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REAFFIRMING  SUPPORT  FOR  STADIUMS
Plain  Dealer,  The  (Cleveland,  OH)  -­  Sunday,  November  30,  1997 Author:  TOM  BRAZAITIS What  do  you  suppose  the  outcome  would  be  if  Cuyahoga  County  voters  got  a  second  chance  today  to  cast  ballots on  whether  to  impose  a  "sin  tax"  to  pay  for  Jacobs  Field  and  the  Gund  Arena  in  the  Gateway  complex?   That  question  came  to  mind  as  I  listened  to  a  scholarly  debate  sponsored  by  the  Brookings  Institution  on  whether people  get  their  money's  worth  when  they  agree  to  pay  more  taxes  to  subsidize  professional  sports  facilities.   Roger  G.  Noll  and  Andrew  Zimbalist,  editors  of  a  new  tome  on  the  subject,  "Sports,  Jobs  &  Taxes:  The  Economic Impact  of  Sports  Teams  and  Stadiums,"  took  the  side  that  in  dollars-­and-­cents  terms,  public  investments  in  sports facilities  simply  do  not  pay  off.   Rick  Horrow,  a  sports  facility  marketer  primarily  in  Florida,  and  Tom  Chema,  who  directed  the  Gateway  Economic Development  Corp.  during  the  building  years  from  1990  to  1995,  maintain  that  dollar  signs  are  not  the  only  way  to measure  the  dividends  a  city  reaps  from  its  sports  franchises.   You  may  recall  that  when  the  vote  took  place  in  May  1990,  Cleveland  voters  rejected  the  idea  of  a  public  subsidy, 56  percent  to  44  percent.  Voters  in  the  suburban  areas  of  the  county  approved  it,  however,  by  55  percent  to  45 percent  and  in  sufficient  numbers  to  carry  the  day  with  a  narrow  majority  of  51.9  percent  of  the  total  votes  cast.   Voters  cast  their  ballots  based  on  estimates  that  the  two  facilities  would  cost  a  combined  $174  million.  Sure,  they expected  some  cost  overruns  -­  how  many  times  has  a  government  project  come  in  on  budget?  -­  but  who  could have  anticipated  a  final  cost  of  $328  million,  almost  89  percent  over  budget?  With  costs  for  land  acquisition  and financing  added,  the  bottom  line  was  a  whopping  $461  million.   Ziona  Austrian  and  Mark  S.  Rosentraub,  authors  of  a  chapter  in  the  Noll-­Zimbalist  book  titled  "Cleveland's  Gateway to  the  Future,"  calculated  that  one  year  after  the  facilities  opened,  the  public  sector's  investment  weighed  against the  jobs  created  put  the  cost  of  each  new  job  at  $231,000.   Armed  with  such  statistical  evidence,  Zimbalist  came  down  hard  on  public  subsidies.  "They  are  a  bad  economic idea  and  they  are  rarely  offered  honestly  to  voters,"  Zimbalist  said.  He  said  the  playing  field  for  stadium referendums  is  so  uneven  that  sports  promoters  outspend  opponents  by  anywhere  from  25  to  80  times  to  get  their way  on  voting  day.   Once  a  stadium  is  opened,  money  spent  there  goes  disproportionately  to  the  owners  and  the  players  on  the  sports team,  Zimbalist  said.  Players,  knowing  their  careers  will  be  short,  tend  to  bank  most  of  their  millions.  They  rarely live  full  time  in  the  city  where  they  earn  their  paycheck,  so  the  money  they  spend  benefits  other  communities.   Noll  chimed  in  that  the  $3  or  $4  annual  cost  per  capita  to  subsidize  a  sports  stadium  doesn't  seem  like  much,  but that  people  should  not  delude  themselves  into  thinking  the  $300  million  or  $400  million  they  contribute  "is  somehow going  to  revitalize  our  city.  ...  The  overwhelming  evidence  is  that  it's  not  true."   Introducing  Chema,  moderator  Dave  Maresh  -­  the  ABC  Nightline  correspondent  -­  inadvertently  set  up  Chema's counter  argument.  "Anybody  who  had  been  to  Cleveland  15  years  ago  and  has  visited  within  the  last  18  months  will have  seen  a  transformation  on  a  scale  that  I  think  is  probably  unmatched  in  America,"  Maresh  said.   How  much  credit  the  Gateway  project  deserves  for  that  transformation  can  be  debated,  but  in  the  minds  of  many people  in  and  out  of  the  city  it  is  inextricably  linked  to  what  has  become  known  as  the  "Cleveland  miracle."   Chema  said  the  public  agreed  to  pay  58  percent  of  the  project's  costs,  not  the  whole  amount,  and  that  proponents of  the  stadium  and  arena  had  to  outspend  their  opponents  substantially  because  "the  playing  field  is  uneven,  but  in the  other  direction.  You  don't  have  to  spend  much  money  to  convince  the  public  that  the  principal  beneficiaries  are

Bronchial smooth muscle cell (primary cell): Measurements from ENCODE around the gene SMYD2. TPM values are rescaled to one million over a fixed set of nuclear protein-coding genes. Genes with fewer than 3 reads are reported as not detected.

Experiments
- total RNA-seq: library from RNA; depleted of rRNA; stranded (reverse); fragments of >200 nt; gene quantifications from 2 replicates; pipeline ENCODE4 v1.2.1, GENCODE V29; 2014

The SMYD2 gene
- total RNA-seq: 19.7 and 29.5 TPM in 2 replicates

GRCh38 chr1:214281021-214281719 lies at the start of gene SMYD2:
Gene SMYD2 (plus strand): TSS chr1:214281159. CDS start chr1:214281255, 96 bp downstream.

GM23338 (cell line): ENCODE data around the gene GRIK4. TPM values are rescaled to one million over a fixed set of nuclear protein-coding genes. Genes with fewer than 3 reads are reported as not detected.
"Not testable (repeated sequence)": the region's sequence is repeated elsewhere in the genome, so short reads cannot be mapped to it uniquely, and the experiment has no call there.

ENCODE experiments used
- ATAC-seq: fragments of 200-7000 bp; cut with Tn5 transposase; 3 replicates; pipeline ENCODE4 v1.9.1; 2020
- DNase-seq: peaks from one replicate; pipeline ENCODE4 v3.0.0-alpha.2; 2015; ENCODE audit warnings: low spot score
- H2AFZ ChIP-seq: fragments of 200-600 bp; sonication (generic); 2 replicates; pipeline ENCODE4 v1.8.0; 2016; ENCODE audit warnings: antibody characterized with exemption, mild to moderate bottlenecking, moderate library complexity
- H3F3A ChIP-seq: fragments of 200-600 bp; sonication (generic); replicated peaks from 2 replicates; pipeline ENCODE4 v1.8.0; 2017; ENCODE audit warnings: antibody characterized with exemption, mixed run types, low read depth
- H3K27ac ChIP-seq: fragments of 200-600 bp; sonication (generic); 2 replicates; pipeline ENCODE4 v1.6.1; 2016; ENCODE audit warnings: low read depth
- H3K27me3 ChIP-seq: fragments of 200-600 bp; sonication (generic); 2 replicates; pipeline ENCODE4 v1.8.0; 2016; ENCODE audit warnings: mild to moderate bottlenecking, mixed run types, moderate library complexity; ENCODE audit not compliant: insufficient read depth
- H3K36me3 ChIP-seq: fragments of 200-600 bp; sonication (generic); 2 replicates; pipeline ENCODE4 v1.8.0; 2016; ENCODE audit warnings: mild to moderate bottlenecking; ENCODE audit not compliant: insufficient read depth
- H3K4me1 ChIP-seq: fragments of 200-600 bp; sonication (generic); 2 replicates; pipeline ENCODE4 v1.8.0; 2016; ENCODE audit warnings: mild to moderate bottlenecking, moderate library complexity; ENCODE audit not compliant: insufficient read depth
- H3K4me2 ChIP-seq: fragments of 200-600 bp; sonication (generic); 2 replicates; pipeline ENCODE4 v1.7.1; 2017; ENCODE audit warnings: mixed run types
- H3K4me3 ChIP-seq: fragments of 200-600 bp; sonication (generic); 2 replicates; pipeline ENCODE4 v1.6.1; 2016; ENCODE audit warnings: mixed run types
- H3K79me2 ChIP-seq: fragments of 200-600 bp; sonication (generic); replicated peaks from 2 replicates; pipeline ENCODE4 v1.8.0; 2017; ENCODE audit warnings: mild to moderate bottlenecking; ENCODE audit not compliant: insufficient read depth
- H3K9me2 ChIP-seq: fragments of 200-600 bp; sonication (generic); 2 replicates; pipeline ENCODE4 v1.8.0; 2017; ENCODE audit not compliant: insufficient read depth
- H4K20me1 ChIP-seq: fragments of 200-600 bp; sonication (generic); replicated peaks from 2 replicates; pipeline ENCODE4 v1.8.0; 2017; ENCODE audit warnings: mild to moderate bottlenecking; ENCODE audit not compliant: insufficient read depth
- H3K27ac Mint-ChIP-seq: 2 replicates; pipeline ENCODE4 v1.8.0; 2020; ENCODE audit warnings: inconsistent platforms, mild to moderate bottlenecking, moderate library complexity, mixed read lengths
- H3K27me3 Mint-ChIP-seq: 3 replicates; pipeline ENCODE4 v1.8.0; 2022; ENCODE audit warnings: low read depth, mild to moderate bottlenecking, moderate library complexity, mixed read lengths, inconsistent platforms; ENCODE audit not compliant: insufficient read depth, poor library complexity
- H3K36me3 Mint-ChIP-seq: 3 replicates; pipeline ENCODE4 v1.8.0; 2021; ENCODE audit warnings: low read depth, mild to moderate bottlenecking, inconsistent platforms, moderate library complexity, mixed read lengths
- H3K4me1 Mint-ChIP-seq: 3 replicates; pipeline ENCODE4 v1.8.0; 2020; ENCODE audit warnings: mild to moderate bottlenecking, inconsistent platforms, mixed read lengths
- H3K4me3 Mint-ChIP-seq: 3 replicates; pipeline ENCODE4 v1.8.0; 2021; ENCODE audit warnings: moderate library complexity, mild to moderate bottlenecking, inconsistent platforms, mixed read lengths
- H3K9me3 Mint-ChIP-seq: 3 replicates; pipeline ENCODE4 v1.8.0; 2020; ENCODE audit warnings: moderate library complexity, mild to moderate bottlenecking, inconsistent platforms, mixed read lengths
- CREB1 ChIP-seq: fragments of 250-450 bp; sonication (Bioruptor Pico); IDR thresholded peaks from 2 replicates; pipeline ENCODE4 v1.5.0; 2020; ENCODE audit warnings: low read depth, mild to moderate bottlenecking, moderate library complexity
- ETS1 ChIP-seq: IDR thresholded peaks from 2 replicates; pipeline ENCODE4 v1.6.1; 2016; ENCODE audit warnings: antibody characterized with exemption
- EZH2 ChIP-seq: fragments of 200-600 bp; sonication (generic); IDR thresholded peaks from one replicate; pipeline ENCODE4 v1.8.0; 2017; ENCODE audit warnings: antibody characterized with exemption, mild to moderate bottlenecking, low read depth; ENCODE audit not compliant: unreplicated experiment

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going  to  be  rich  players  and  rich  owners."   Sports  owners  feeding  at  the  public  trough  also  must  answer  critics  who  ask  why  these  huge  sums  of  money  are not  spent  on  improving  education  or  feeding  the  homeless,  Chema  said,  as  if  that  actually  is  what  would  happen  if subsidies  for  sports  arenas  were  rejected.   Ballparks,  stadiums  and  arenas  have  more  in  common  with  roads  and  highways  than  with  factories  and  shopping centers,  Chema  said.  A  road  by  itself  does  not  produce  many  jobs  or  bring  in  much  income,  but  it  indirectly benefits  many,  many  people.  The  same  is  true  of  sports  facilities.   A  stadium,  Chema  said,  reaching  the  crescendo  of  his  argument  provides  a  base  for  "a  critical  mass  of  people  to share  their  desire  for  interaction."  This,  he  said,  contributes  to  the  long-­term  survival  of  cities  and  of  civilization itself.   It  was  left  to  Horrow  to  play  the  pride  card:  "How  do  you  quantify  the  pride  instilled  in  a  community?"  he  asked.   What  would  Buffalo  be  without  the  Bills?  Green  Bay  without  the  Packers?  Cleveland  without  the  Browns?  The  vote to  subsidize  the  building  of  Jacobs  Field  and  Gund  Arena  primarily  was  to  keep  the  Indians  from  moving  out  of town  and  luring  the  Cavaliers  downtown,  and  only  secondarily  out  of  hope  for  an  economic  benefit.   When  the  Browns  made  good  on  their  threat  to  go  to  greener  pastures,  Cleveland  got  a  taste  of  what  it  is  like  to lose  an  important  member  of  the  civic  family.  When  the  Indians  adapted  to  their  new  surroundings  by  making  two trips  to  the  World  Series  in  three  years,  the  city  basked  in  the  national  spotlight.   So  if  the  vote  were  held  again  today,  I  think  the  result  would  be  the  same  -­  and  then  some. Caption:  DRAWING  BY:  JOHN  OVERMYER   Memo:  Brazaitis  is  chief  of  The  Plain  Dealer's  Washington,  D.C.,  bureau. Edition:  FINAL  /  ALL Section:  FORUM  OPINION  &  IDEAS Page:  1E Column:  TOM  BRAZAITIS Index  Terms:  COMMENTARY Dateline:  WASHINGTON Record  Number:  09334086 Copyright  1997,  2002  The  Plain  Dealer.  All  Rights  Reserved.  Used  by  NewsBank  with  Permission.